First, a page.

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Expert tips to liven up your holiday decor

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When Elza B. Design decorated the Concord Holiday Show House for Christmas last year, it used burlap table runners, small pieces of greenery, and toned-down shades of holiday colors for a simpler look. Jared Kuzia Photography for Elza B. Design

This time of year, not only do we have to prepare our homes for the dropping temperatures, we have to take on the task of decorating for the holidays. Do those boxes of red and green balls have you feeling a bit tired of the same old routine?  

To ease your minds and give you new options, we asked five interior designers for advice on decorating for the season.

Say, ho, ho, no to store-bought decor

Christmas decorations, in particular, can often seem overdone, said Anita Clark, an interior designer who likes to take a classic, simplified approach when decorating. “I like to decorate for the holidays much like I design on a daily basis,” she said of her clients at Anita Clark Design in Salem. “I prefer white light, simple greenery, and ornaments that have sentimental value.”

When shopping for decorations these days, it can be hard to find items that aren’t emblazoned with pictures of Christmas trees or dreidels. “Never get a banner that says ‘Happy Halloween’ or ‘Merry Christmas’ ” when decorating for a holiday, suggested Barbara Elza Hirsch, president of Elza B. Design in Concord. “Don’t be stereotypical. Try to think outside the box and focus on creating an authentic atmosphere for family and friends by integrating traditional pieces with personal significance.”

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When Elza B. Design decorated the Concord Holiday Show House for Christmas last year, the team focused on muted shades of red and green and used different types of wood in the decor for a natural feel. —Jared Kuzia Photography for Elza B. Design

Stick to a few simple colors

Many folks opt for the typical holiday colors, such as red and green for Christmas and blue and silver for Hanukkah, but this year it may be time to experiment with alternative hues. Nikki Dalrymple of Acquire, an interior design company and boutique in Wellesley, recommends a palette of two to three colors and usually incorporates white, green, and a metallic into her decorations.

Alina Wolhardt of Wolf in Sheep Design in the South End said she sticks to muted, simpler colors pulled from other staple decorations in the home, such as heirlooms. This way, decorating for the holidays is a slight shift in the home’s everyday decor, rather than a full takeover.

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In the Concord Holiday Show House, subtle colors and nude garland don’t overwhelm the decor. —Jared Kuzia Photography for Elza B. Design

Organic materials are best

As the cold settles in, it’s easy to forget about the beauty of the outdoors, especially here in New England. To combat this, you can bring the outdoors in during the holidays with materials such as burlap, boxwood, and birchwood made into wreaths and centerpieces. A welcome break from bright crayon colors, these natural components bring an air of authenticity to the home.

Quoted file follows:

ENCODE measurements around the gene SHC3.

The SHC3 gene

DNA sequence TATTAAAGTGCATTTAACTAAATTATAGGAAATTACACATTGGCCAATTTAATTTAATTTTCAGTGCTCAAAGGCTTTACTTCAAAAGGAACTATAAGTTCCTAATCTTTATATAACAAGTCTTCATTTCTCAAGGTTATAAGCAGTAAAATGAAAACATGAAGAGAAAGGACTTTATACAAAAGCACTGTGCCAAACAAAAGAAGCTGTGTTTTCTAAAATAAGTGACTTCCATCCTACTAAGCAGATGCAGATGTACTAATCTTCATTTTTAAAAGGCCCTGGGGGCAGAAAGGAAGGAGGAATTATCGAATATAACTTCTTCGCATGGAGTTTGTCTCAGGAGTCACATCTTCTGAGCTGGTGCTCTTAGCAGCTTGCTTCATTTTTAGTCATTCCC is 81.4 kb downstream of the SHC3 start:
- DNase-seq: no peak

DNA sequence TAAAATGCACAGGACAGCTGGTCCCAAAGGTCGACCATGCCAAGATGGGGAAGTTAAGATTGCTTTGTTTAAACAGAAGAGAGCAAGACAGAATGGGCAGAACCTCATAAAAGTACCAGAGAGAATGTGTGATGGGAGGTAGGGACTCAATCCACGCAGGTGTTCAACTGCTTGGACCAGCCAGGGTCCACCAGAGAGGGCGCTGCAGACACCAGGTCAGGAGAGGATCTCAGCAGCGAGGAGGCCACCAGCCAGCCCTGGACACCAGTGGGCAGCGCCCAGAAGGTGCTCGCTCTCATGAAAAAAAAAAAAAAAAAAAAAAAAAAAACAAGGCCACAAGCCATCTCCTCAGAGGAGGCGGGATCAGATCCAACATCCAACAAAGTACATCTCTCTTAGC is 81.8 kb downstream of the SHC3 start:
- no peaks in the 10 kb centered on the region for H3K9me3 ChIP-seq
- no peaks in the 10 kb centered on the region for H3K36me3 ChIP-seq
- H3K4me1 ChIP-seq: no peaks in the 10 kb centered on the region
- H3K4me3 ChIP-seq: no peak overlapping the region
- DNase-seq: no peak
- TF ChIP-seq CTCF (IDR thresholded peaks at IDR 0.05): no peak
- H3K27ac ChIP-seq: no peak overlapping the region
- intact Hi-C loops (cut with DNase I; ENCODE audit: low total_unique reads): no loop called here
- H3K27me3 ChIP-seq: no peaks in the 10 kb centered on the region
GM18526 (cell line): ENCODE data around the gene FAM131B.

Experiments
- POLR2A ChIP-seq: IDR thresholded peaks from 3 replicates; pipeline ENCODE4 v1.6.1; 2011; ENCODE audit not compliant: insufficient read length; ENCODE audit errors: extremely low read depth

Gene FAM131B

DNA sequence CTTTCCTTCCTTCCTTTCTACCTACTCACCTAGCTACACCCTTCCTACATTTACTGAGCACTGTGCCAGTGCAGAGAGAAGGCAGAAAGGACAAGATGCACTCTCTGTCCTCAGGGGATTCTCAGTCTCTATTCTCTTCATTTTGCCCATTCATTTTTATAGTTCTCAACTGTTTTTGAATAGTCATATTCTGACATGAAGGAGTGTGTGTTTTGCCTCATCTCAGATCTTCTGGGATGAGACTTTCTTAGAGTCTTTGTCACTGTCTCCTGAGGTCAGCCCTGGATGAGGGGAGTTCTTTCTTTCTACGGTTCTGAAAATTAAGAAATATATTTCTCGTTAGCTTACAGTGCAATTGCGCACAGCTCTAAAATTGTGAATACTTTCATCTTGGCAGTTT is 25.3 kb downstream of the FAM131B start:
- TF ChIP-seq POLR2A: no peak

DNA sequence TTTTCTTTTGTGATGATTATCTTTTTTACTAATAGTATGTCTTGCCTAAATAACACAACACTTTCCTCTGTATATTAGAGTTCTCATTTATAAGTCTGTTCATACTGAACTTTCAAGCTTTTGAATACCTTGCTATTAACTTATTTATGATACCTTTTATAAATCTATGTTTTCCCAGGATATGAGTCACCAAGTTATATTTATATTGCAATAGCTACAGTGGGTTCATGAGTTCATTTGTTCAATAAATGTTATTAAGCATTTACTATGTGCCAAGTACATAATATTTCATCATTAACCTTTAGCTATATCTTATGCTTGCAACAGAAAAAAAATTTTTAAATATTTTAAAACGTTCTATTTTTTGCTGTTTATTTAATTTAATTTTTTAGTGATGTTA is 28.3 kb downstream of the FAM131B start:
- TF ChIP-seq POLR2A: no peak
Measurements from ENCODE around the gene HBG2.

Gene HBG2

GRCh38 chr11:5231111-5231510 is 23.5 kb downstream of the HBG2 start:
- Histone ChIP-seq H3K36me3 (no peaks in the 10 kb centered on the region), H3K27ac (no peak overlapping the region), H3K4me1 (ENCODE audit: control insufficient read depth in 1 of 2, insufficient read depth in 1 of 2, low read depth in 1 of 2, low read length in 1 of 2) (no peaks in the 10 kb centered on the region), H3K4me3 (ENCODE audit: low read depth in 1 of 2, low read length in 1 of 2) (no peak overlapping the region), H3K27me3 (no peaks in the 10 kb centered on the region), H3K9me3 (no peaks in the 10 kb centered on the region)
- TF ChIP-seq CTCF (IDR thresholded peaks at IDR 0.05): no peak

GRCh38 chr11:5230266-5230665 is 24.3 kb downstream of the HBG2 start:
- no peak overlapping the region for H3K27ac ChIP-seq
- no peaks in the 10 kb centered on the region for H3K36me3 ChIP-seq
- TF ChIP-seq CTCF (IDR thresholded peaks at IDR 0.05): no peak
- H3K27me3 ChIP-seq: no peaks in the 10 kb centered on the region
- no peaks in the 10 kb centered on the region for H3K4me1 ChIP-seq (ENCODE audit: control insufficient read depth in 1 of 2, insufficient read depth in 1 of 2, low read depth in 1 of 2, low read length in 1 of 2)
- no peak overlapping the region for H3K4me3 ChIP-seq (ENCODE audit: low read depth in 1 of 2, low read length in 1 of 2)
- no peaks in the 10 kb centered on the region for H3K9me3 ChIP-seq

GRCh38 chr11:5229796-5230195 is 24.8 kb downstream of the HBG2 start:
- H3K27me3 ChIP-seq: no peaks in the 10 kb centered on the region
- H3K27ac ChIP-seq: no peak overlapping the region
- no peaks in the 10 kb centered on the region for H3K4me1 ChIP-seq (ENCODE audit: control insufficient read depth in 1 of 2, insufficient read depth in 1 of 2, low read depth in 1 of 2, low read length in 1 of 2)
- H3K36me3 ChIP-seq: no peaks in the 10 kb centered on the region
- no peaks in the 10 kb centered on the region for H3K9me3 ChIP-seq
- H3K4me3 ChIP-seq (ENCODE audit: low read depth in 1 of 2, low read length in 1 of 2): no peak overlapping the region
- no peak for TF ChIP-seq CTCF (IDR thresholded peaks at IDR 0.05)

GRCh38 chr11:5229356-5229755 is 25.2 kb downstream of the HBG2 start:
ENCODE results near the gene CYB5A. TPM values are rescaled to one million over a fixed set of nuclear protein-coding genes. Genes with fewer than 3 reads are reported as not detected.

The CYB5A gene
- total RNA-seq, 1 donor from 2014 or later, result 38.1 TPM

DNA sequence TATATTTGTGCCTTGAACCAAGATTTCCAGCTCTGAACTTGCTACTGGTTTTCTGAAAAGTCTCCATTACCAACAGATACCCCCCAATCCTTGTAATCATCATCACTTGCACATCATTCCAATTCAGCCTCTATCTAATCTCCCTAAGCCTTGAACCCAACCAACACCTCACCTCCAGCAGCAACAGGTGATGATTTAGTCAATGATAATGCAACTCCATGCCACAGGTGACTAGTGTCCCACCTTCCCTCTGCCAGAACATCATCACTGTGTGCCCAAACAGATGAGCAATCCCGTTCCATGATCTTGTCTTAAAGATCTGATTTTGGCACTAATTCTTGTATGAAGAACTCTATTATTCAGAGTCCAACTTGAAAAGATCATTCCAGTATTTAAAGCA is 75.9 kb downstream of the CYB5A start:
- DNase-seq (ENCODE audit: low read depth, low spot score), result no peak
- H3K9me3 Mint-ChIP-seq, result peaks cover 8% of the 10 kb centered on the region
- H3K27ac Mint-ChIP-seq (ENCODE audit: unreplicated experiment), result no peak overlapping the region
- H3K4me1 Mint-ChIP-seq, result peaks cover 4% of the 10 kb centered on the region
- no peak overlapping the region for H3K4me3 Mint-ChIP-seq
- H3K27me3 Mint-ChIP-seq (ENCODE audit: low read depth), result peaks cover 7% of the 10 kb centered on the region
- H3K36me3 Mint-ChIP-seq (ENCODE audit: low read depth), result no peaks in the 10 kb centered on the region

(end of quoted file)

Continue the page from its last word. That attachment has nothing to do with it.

These materials can be used to create a low-lying centerpiece for the table, allowing guests to talk while dining without the annoyance of a large decoration such as a vase of flowers, says Linda Weisberg of LW Interiors in Newton. She also makes sure to include her home’s exterior in her decorating plans, placing items reminiscent of the season just outside her front door, such as pumpkins, gourds, birch logs, or evergreens layered with branches. These displays can give the home a more natural, handmade look and add a pop of color.

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At the Concord Holiday Show House last year, the design team integrated outdoor materials such as birchwood and greenery with the entrance of the home. —Jared Kuzia Photography for Elza B. Design

Trendy or traditional?

In years past, Wolhardt and Dalrymple said, people would decorate the exterior of their homes with fake snow blankets and huge light displays. While this may seem pretty to some, decorations today are becoming more organic, incorporating natural materials such as woods and greens, alternative color schemes, and more subtle lights. Additionally, hurricane-glass vases are very popular, many of the designers said, as they can showcase decor such as leaves or bits of evergreens inside a classic container and be placed on the dining room table or anywhere around the house.

Still, some are torn between these new trends and keeping traditions alive. “I always use things that have been in my family for years to keep the tradition of the holidays sentimental to me, as I knew from my childhood,” Clark said. “Who cares if other people don’t like what is special to you?”

Wolhardt echoes that opinion. Her family puts Danish flags around the tree and uses paper decorations and white lights, keeping the scene classic and ancestral. Interior designer Jeanne Finnerty of Finnerty Design in Charlestown agrees that traditional ornaments are important reminders of the childlike innocence of the season and the pure joy that Christmas brings to children and adults alike.

That said, the most important part of the holidays is spending time with loved ones and making memories. While decorating may seem crucial, being perfect is not what the season is about.

“The best decoration is a smiling host,” Weisberg said.